The Talented Mr Ripley

5/04/2001 01:00.
Cert 15

Programme Notes

Tom Ripley, piano-tuner and lavatory attendant, is mistaken for an Ivy League alumnus by a wealthy American magnate who sends him off on an all-expenses paid trip to Italy (poor lad) to rescue his son Dickie from a dissolute life of pleasure on the Mediterranean (your heart bleeds for him, as well!). Tom has a talent for scraping acquaintance and soon befriends Dickie, falling into an easy intimacy that becomes precious to Tom. But Dickie’s friendship doesn’t last; he begins to cut Tom out and, angry and hurt, Tom kills him, and takes on his identity. And why not? If he can’t have Dickie, he can be Dickie – rich, handsome, carefree – who wouldn’t? He soon finds it’s not as easy as all that: Dickie’s friends and the police become suspicious, and it takes all Tom’s undoubted talent for impersonation, forgery, lying and even murder to juggle his two identities and stay ahead of the game. Patricia Highsmith’s chilling psychological thrillers have proved tempting to film-makers, who have also found that it’s not as easy as all that. For one thing, she refuses to judge Ripley’s actions, which makes it harder for a writer or director to find a point of view. Public opinion has changed since René Clément made his version of the story, Plein Soleil, in 1960, and writer and director Anthony Minghella is free to bring out the homoerotic undercurrent in Tom and Dickie’s relationship and to let Tom get away with his crimes, at least on the surface. Intelligent, urbane and totally unscrupulous, Tom is that rare and precious thing, a really good villain, and we like villains because they do what we can’t – which includes getting away with murder! Minghella has adapted the book somewhat freely, and may have taken Tom’s bisexuality a bit too far, suggesting that it’s part of a floating, insecure identity that’s as much a puzzle to Tom as anyone. He’s also widened the social gap between Tom and Dickie, and made Dickie a more intelligent and sophisticated, albeit no more likeable, character, living a truly enviable life. All this makes Tom more sympathetic; his desire to be ‘a fake somebody rather than a real nobody’ becomes poignant rather than calculating. There’s a risk of us feeling sorry for him rather than guiltily admiring his pure badness. Still, it’s a beautifully crafted, intelligent film, and probably the most successful attempt to bring Highsmith’s work to the screen since Hitchcock’s Strangers on a Train.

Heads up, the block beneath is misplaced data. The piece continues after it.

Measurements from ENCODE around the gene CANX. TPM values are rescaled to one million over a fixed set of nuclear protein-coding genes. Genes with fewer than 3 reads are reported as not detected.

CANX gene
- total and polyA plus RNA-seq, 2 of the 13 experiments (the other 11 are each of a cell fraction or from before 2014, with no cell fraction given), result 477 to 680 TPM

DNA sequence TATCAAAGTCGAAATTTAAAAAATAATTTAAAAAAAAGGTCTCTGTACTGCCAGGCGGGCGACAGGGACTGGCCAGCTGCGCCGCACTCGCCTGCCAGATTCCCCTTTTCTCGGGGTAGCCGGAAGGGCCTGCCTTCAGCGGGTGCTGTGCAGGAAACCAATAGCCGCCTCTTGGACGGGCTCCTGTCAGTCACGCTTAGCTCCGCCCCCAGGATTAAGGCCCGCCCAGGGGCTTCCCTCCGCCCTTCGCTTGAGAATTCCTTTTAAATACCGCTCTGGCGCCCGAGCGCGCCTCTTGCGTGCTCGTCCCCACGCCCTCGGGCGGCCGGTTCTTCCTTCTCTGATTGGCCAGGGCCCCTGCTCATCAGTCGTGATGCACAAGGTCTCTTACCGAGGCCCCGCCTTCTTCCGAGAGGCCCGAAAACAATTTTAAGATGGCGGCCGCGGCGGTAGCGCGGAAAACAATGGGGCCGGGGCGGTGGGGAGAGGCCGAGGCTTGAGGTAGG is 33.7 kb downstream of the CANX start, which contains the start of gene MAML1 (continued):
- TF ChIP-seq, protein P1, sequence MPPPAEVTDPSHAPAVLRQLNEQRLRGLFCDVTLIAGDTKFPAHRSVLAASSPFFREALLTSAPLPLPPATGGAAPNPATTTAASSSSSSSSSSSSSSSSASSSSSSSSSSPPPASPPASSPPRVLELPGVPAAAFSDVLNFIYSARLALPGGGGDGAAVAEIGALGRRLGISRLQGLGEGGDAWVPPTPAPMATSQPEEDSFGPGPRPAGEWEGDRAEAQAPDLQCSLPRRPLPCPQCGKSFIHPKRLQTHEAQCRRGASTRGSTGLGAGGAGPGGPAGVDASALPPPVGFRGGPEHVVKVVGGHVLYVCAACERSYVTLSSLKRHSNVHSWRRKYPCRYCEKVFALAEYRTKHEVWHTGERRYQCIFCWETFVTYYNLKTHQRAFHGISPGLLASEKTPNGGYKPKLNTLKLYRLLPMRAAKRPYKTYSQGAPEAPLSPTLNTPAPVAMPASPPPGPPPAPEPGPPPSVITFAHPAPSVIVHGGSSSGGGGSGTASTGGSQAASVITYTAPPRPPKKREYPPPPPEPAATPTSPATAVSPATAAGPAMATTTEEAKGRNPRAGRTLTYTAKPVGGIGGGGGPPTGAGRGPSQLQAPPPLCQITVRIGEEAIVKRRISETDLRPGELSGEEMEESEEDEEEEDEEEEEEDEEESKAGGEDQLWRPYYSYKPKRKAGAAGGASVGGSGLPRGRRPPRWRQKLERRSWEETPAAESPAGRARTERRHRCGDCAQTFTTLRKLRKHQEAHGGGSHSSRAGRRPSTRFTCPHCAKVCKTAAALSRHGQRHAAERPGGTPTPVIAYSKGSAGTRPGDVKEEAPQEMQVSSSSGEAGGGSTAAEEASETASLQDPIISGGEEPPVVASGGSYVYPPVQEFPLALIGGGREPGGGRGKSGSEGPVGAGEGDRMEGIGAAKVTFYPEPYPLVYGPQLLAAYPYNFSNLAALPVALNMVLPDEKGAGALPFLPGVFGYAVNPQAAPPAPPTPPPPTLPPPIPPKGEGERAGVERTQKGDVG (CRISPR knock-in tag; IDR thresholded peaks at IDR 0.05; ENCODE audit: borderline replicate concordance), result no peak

Tom Ripley: Matt Damon
Dickie: Jude Law
Marge: Gwyneth Paltrow
Meredith: Cate Blanchett
Freddie: Philip Seymour Hoffman
Director and screenplay: Anthony Minghella
Producers: William Horberg, Tom Sternberg
Photography: John Seale


“Gripping – held me right through. Brilliant location photography and music. Hitchock could have been proud (of this)! No come-uppance for Tom?”

“Tangled webs within tangled webs!”

“Very watchable – BUT – this Ripley isn’t a real P. Highsmith Ripley; he seemed too naive. In the books, he is usually (more) suave and sophisticated PS: Thanks to you all for a GREAT season !!”

“A very good representation of paranoia but Patricia Highsmith’s Ripley was a different sort – cold and unselfpitying”

“Not as good as Plein Soleil

“(An) unfair ending – (there was a) better finale in the French version”

“A very different ending from last year’s version!”

“Ridiculous and pointless but it had a certain power. (A) good performance from Matt Dillon”

“The plot didn’t hold together and the main characters weren’t believable …. and don’t get me started on the lack of period (feel) …. !! “